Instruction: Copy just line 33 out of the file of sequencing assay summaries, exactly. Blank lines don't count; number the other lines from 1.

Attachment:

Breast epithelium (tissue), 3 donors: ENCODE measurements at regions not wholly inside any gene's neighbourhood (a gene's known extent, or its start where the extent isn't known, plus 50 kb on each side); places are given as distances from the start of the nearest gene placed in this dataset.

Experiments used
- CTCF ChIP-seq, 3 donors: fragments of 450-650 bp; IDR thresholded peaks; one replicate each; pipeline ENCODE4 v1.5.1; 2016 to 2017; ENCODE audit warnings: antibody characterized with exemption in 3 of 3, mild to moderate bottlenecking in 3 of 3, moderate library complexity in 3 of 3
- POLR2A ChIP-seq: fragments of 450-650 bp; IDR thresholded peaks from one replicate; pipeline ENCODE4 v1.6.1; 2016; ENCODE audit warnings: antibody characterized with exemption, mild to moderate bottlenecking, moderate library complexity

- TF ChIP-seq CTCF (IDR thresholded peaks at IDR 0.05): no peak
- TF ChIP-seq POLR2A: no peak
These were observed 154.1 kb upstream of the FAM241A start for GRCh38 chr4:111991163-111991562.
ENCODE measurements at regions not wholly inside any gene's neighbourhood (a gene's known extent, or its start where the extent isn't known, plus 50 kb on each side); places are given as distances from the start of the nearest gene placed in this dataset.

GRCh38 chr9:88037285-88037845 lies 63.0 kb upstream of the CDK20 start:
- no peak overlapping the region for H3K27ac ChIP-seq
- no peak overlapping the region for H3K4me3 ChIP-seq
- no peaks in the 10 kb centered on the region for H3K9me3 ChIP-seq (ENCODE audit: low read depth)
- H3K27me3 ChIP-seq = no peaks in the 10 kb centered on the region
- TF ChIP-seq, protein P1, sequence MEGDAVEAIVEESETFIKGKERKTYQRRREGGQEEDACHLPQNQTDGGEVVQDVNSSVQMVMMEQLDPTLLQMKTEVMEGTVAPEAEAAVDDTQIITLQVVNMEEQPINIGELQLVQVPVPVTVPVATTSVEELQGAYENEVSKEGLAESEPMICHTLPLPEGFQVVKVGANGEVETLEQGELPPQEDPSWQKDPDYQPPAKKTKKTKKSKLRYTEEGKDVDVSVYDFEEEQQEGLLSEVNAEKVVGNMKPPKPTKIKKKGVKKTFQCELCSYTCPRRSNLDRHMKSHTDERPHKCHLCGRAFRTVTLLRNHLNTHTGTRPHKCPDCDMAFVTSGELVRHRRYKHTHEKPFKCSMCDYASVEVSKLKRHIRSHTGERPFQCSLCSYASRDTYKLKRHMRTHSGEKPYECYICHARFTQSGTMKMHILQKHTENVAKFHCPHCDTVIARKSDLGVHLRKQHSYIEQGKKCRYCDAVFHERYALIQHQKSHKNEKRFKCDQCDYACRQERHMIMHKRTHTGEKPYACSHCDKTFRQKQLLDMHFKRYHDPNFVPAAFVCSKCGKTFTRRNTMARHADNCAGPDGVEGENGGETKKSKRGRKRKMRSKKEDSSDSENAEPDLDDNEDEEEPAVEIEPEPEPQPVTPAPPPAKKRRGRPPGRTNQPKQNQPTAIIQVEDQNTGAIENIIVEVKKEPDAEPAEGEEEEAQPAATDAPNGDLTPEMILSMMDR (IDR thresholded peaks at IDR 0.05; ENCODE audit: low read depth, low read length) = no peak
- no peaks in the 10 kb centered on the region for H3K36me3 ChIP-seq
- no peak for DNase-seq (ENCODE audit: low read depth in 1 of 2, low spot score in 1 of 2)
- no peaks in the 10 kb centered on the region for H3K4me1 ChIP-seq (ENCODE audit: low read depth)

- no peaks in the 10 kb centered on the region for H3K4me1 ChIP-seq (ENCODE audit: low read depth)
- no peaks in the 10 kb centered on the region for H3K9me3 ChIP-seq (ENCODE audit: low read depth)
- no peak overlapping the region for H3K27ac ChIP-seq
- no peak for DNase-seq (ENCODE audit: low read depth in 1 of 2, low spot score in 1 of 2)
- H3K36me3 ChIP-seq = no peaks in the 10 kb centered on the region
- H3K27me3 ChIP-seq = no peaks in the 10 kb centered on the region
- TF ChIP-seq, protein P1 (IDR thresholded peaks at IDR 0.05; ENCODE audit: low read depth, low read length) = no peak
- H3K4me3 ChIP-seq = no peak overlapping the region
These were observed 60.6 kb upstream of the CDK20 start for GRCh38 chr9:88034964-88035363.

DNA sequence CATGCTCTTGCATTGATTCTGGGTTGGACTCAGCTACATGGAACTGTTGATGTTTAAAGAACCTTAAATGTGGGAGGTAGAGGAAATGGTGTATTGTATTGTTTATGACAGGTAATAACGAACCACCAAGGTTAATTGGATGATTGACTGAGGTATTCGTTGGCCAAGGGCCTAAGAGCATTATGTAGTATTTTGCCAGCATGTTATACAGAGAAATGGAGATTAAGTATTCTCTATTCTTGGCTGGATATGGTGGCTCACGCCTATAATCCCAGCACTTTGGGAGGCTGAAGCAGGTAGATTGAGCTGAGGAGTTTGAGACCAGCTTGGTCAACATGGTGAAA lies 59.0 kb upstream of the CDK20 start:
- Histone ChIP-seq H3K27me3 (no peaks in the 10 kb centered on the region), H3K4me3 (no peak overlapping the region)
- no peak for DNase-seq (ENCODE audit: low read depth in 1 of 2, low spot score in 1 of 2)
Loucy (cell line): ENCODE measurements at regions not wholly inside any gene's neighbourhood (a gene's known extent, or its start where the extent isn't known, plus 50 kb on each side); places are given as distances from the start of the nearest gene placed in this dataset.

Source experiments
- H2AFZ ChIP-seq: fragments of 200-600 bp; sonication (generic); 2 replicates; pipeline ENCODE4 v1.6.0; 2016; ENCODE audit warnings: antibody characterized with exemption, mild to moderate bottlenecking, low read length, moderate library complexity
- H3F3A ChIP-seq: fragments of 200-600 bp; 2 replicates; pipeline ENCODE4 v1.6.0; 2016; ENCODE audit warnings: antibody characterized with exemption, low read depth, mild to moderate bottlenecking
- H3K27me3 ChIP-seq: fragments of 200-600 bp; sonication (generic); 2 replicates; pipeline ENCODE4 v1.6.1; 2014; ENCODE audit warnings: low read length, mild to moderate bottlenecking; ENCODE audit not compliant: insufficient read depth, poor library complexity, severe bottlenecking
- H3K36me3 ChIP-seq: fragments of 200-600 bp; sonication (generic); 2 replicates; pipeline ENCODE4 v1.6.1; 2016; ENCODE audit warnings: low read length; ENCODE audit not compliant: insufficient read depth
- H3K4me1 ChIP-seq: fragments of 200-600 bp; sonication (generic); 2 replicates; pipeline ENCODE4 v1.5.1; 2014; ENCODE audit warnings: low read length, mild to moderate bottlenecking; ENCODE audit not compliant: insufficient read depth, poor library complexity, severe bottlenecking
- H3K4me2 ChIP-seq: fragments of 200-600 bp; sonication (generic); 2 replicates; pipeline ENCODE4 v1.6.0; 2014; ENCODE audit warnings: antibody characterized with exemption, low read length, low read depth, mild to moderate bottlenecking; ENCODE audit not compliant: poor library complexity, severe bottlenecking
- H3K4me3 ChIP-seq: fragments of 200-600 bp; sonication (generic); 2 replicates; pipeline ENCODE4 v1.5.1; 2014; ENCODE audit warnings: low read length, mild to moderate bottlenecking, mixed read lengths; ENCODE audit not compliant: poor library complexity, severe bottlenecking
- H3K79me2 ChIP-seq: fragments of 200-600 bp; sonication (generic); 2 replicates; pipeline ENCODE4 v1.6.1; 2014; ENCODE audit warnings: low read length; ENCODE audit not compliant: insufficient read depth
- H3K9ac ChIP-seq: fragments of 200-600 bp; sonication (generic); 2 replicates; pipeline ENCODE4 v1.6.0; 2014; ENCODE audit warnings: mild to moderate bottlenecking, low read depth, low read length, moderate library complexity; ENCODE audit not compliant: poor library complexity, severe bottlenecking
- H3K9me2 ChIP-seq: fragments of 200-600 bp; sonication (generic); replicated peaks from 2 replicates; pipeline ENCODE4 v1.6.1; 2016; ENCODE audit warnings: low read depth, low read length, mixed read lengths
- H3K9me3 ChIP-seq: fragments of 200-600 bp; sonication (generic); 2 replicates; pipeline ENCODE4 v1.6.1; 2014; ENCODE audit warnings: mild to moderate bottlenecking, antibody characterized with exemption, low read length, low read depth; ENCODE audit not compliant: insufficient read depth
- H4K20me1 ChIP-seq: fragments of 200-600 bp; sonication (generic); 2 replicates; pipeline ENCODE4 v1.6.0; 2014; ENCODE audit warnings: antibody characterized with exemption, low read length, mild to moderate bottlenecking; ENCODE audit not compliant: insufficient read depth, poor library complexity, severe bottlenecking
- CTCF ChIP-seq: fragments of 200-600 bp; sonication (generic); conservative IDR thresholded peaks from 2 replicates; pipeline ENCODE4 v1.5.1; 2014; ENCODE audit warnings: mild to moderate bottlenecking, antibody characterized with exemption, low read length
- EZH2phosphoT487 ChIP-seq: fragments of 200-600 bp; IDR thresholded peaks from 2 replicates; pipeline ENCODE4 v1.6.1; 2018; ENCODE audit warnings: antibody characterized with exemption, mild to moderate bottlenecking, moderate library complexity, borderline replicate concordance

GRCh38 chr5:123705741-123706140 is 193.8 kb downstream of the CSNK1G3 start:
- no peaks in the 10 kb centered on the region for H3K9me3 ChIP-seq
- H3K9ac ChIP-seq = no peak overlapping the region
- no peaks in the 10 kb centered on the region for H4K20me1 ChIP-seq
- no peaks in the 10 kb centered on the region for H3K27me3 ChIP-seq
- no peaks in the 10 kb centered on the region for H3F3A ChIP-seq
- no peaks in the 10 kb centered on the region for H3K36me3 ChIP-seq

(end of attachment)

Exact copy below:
- H3F3A ChIP-seq: fragments of 200-600 bp; 2 replicates; pipeline ENCODE4 v1.6.0; 2016; ENCODE audit warnings: antibody characterized with exemption, low read depth, mild to moderate bottlenecking